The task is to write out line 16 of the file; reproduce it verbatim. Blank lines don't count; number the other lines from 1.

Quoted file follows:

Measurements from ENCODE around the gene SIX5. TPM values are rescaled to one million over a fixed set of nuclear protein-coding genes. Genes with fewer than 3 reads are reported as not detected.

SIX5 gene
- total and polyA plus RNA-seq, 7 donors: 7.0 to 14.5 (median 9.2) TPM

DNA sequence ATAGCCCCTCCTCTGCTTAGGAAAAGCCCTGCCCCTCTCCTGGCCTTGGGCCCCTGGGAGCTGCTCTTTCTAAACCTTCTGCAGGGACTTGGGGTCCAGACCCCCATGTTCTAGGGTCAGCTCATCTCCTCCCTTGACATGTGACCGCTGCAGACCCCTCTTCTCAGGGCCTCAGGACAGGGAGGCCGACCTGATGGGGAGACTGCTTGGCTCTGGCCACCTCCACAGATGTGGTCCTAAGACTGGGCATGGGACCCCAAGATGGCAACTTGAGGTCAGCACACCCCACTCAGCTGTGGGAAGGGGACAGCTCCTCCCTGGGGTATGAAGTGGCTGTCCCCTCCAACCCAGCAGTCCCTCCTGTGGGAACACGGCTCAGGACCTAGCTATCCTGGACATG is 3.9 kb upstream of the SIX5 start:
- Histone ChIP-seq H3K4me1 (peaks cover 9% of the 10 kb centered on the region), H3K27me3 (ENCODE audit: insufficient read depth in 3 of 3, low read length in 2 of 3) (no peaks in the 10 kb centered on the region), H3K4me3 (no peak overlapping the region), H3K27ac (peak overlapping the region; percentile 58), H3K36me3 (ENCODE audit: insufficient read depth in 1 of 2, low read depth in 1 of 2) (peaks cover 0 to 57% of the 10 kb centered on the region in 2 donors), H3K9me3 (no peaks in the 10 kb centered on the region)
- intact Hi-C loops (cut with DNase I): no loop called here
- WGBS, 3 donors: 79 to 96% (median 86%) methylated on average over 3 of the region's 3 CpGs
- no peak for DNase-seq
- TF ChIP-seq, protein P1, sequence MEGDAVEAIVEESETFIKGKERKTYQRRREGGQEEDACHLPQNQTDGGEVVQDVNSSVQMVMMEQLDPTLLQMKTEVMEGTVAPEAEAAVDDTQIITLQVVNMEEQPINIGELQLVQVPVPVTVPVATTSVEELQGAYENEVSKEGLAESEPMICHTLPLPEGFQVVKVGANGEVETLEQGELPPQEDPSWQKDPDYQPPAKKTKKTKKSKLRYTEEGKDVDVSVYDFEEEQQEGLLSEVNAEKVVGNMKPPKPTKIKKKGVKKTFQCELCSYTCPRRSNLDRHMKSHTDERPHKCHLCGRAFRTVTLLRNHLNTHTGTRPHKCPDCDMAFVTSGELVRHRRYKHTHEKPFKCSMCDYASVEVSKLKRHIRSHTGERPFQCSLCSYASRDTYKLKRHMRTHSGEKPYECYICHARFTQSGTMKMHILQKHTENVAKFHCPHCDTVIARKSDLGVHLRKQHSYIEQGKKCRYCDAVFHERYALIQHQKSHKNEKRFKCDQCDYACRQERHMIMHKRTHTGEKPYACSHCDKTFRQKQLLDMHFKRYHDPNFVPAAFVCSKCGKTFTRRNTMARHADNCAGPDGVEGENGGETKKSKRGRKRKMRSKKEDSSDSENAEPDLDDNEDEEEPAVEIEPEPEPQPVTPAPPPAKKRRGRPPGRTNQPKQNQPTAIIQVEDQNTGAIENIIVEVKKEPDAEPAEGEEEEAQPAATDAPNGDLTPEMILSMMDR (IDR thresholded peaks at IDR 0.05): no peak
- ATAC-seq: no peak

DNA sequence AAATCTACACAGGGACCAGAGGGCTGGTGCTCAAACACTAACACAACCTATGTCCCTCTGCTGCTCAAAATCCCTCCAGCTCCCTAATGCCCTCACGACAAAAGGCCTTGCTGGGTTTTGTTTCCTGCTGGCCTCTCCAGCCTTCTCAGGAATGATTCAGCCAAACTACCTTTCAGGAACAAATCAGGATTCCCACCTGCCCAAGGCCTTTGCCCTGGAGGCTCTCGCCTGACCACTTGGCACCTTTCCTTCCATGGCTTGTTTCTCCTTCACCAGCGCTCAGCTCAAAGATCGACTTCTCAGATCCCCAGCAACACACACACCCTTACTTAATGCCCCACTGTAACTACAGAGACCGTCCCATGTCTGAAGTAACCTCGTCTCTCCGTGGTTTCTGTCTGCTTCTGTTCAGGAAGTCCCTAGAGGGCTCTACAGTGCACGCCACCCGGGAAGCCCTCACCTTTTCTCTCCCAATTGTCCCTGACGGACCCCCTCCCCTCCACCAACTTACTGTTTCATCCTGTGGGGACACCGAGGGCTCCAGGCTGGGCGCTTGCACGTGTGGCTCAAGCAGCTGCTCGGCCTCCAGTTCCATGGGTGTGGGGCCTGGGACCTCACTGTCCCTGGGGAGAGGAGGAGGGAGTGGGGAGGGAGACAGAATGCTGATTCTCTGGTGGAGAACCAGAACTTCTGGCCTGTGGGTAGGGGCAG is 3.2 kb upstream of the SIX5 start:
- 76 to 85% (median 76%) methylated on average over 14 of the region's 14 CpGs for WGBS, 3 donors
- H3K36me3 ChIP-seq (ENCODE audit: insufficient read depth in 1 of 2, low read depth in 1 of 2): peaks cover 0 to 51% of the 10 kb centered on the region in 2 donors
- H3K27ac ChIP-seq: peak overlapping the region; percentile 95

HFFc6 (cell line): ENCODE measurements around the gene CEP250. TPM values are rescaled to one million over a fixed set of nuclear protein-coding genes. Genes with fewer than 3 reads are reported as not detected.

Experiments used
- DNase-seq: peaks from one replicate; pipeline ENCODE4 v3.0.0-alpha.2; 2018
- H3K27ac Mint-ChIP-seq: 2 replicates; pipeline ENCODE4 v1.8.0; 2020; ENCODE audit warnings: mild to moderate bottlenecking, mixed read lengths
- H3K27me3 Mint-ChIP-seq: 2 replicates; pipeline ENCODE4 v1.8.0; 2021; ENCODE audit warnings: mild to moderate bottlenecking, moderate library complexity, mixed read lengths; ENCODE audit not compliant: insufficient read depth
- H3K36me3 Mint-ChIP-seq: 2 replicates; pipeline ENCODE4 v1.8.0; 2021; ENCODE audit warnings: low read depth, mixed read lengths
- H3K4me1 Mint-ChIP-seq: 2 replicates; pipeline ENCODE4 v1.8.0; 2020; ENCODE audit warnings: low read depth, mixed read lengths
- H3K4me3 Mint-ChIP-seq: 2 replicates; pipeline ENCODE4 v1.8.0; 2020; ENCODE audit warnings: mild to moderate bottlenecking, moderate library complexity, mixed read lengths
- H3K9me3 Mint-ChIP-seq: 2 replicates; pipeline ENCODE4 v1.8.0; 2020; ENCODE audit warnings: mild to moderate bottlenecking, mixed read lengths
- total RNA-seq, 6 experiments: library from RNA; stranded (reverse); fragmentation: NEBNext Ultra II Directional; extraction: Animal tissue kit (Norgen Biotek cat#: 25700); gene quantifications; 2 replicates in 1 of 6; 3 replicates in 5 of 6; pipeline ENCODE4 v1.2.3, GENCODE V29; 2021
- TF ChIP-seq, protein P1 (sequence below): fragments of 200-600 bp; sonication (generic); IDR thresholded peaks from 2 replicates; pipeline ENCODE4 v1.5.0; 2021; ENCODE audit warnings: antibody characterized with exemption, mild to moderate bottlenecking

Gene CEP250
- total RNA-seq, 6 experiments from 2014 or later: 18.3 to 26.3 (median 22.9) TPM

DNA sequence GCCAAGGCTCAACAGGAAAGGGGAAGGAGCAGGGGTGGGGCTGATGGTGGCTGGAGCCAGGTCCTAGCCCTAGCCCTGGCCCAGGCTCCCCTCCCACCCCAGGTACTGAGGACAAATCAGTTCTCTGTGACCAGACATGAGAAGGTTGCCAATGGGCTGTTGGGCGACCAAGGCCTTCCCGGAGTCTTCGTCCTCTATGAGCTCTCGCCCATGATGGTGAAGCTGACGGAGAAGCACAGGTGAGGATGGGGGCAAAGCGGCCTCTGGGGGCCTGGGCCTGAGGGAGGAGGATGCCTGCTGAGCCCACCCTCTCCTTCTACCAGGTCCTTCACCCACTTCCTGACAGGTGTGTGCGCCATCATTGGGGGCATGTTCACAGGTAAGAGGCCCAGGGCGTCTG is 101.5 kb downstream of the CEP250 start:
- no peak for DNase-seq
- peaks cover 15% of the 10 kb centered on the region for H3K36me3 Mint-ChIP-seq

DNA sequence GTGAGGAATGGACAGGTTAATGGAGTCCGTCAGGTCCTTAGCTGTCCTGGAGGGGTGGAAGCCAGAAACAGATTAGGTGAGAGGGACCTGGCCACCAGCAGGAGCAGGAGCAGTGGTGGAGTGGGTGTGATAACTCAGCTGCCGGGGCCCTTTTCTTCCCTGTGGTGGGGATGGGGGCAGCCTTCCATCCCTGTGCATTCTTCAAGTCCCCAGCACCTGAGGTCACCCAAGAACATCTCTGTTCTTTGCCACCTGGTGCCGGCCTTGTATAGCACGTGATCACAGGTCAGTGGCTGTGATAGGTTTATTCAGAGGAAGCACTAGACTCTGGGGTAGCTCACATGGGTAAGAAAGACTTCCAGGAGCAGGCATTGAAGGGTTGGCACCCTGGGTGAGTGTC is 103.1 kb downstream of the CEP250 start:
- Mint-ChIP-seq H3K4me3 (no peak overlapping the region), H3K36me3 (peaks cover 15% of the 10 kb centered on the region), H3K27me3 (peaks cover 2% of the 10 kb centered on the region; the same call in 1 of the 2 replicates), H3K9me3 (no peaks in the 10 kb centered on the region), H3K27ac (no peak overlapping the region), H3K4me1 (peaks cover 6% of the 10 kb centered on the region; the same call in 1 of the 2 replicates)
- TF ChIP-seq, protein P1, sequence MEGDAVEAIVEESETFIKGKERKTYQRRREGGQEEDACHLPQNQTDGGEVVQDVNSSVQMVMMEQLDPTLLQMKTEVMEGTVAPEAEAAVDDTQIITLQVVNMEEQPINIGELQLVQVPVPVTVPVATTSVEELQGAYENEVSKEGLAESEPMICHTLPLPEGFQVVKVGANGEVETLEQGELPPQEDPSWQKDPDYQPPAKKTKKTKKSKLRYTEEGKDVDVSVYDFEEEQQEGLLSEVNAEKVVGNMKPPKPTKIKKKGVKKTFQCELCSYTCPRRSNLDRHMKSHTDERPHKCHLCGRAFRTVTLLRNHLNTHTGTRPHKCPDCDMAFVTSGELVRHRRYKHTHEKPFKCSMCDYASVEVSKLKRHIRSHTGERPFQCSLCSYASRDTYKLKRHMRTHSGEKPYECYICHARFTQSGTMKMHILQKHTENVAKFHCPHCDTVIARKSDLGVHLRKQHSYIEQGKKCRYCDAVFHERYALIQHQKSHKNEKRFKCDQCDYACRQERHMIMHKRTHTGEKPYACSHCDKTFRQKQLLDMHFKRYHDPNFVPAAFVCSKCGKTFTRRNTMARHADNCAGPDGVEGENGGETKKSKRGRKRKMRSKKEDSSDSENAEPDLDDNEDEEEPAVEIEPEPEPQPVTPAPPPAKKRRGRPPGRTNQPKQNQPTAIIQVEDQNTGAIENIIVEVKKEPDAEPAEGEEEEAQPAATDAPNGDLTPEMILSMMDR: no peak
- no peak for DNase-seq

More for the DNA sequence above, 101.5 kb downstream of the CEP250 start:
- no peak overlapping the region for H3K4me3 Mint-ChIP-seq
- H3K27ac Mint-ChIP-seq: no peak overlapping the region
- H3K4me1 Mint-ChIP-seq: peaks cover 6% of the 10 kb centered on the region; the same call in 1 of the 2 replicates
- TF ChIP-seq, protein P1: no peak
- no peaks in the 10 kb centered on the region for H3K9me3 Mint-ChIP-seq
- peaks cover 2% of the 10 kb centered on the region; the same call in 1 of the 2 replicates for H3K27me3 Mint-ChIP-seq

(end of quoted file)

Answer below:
Experiments used